People line up Thursday to apply for Russian passports in Sevastopol , Crimea. (Shamil Zhumatov/Reuters)

Tatiana Kiryusha has spent the past two days dismantling the tiny apartment she and her husband, Maxim, thought would be the first home of the baby boy they are expecting in two weeks.

Their clothing is jammed into four giant plastic trash bags in an armoire, near a small suitcase packed for the hospital. Outside, they have taped an ad to a light post asking $100 for their sofa. Kiryusha, 24, is still watering the plants that she fears will not fit in the car when they and other Ukrainian military families leave Crimea, a peninsula that is now effectively part of Russia.

“It’s so sad,” Kiryusha said, as she and her visiting mother-in-law carried empty boxes to pack the cooking utensils from their one-room home in a building outside the air base. “We had many plans for here. Now they’re just dead plans.”

Ukraine is preparing to withdraw its 25,000 military troops from the Crimean ­bases that systematically are being taken over by Russian army regulars and the pro-Russia militias they work with. Many Ukrainian service members have lived their entire lives in Crimea, and now Crimea is offering to incorporate anyone who decides to stay and take Russian citizenship into the newly created Crimean armed forces. Those who remain in the Ukrainian military must go.

Leonid Polyakov, Ukraine’s deputy of minister of defense, said Thursday in Kiev, Ukraine’s capital, that planning to evacuate military families is well underway and that the public is contributing to a fund to help them resettle. But Polyakov declined to elaborate on what orders, if any, were being prepared for the troops and what will happen Friday when a temporary truce with Russia’s military expires.

“Unfortunately, you are not alone in your curiosity about orders,” he said, referring obliquely to Russia.

In Moscow, the official annexation of Crimea is progressing at breakneck speed. The State Duma, or lower house of the Russian parliament, voted 443 to 1 on Thursday to admit Crimea and the city of Sevastopol into the Russian federation. The bill is scheduled to be taken up Friday by the upper house, the Federation Council.

Like everything about Russia’s takeover of Crimea, the Ukrainian military departure is expected to be swift. Despite the ambiguity from Kiev, many troops and their relatives say they expect to be gone within days.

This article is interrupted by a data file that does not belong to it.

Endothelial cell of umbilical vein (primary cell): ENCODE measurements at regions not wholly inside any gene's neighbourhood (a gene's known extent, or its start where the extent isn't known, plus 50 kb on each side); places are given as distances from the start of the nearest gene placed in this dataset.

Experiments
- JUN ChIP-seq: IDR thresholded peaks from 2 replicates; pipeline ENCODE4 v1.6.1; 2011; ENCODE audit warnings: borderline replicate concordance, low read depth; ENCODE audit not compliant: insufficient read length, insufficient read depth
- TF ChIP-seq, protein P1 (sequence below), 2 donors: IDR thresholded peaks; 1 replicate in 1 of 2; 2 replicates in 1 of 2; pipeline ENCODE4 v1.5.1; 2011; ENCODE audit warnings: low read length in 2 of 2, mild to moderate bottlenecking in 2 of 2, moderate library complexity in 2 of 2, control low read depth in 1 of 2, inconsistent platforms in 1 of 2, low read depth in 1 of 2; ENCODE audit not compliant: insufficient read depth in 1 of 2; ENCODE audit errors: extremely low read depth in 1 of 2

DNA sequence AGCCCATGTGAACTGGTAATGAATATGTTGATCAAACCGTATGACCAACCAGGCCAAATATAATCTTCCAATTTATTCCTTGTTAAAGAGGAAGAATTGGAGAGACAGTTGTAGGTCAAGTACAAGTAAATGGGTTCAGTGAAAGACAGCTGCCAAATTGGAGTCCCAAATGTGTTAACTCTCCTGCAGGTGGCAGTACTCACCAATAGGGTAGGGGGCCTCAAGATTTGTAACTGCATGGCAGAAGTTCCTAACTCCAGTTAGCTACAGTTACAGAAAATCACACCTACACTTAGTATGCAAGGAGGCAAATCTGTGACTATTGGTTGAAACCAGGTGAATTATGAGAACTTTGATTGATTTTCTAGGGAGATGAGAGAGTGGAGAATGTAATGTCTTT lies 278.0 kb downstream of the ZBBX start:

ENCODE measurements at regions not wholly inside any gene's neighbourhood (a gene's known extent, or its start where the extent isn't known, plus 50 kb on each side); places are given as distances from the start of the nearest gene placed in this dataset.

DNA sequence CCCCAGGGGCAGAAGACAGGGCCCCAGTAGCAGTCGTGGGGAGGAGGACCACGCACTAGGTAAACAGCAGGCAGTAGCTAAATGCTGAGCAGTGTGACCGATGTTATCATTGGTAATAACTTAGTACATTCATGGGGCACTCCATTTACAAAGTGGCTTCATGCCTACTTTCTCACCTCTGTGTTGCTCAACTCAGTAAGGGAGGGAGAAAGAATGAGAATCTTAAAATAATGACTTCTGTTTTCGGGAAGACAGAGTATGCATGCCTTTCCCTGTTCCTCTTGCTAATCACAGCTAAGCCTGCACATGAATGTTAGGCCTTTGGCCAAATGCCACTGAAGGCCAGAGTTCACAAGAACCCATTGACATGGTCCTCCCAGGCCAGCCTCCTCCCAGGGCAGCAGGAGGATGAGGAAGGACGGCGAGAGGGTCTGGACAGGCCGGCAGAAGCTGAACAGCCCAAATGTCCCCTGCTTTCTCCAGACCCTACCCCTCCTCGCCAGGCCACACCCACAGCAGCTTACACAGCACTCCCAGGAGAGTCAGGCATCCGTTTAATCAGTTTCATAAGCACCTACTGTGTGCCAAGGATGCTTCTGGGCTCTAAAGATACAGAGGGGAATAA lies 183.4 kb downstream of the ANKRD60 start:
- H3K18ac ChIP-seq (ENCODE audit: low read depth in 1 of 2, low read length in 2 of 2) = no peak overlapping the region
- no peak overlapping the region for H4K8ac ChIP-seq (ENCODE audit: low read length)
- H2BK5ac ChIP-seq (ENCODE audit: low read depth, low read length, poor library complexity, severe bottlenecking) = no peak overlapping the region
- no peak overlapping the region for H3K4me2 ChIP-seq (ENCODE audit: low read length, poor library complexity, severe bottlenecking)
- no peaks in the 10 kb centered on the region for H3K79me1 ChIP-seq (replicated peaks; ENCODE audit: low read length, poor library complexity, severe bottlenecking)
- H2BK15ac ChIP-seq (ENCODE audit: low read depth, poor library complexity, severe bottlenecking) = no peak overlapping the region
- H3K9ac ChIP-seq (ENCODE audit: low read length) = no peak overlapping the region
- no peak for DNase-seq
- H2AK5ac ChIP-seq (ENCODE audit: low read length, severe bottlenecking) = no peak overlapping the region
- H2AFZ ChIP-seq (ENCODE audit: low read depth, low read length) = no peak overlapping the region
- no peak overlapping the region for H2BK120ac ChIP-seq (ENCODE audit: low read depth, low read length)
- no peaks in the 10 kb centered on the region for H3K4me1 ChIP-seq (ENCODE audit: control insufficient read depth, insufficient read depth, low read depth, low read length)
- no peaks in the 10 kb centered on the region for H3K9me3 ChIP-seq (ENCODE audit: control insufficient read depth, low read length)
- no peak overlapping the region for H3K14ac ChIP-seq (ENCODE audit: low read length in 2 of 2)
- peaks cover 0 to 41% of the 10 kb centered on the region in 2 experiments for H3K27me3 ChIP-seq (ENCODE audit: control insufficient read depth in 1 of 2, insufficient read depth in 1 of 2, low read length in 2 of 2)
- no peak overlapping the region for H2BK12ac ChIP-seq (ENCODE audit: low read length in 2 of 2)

Col. Yuli Mamchur, the commander of the tactical aviation brigade at Belbek, on March 4. (Ivan Sekretarev/Associated Press)
Plans to ‘relocate’

Col. Yuli Mamchur has lived for two years with his wife, Larisa, in a three-story apartment building just outside the Belbek base on the outskirts of Sevastopol, one of the few Ukrainian ­bases in Crimea that remains mostly under Ukrainian control.

In the initial days of the Russian intervention, Mamchur, the commander of the tactical aviation brigade at Belbek, led his men — unarmed, lifting the Ukrainian flag and singing the Ukrainian national anthem — toward a phalanx of heavily armed pro-Russia troops. That confrontation ended quietly, but a week ago he made a YouTube video appealing to Kiev for directions, without which he said they would be ­forced to fire at intruders and make a stand “to the end.”

On Thursday, Mamchur said the base is making preparations to vacate calmly. He predicted that half the men in his command will choose to stay, mainly because they are Crimea natives who have no ties to the Ukrainian mainland. Mamchur is among those who will, as he put it, “relocate,” a word he stressed he considers more apt than “surrender.”

“I’m going to go where the motherland is,” said Mamchur, who already has sent his daughter and granddaughter to mainland Ukraine. “I’m a military man. Every military man is ready to make these changes.”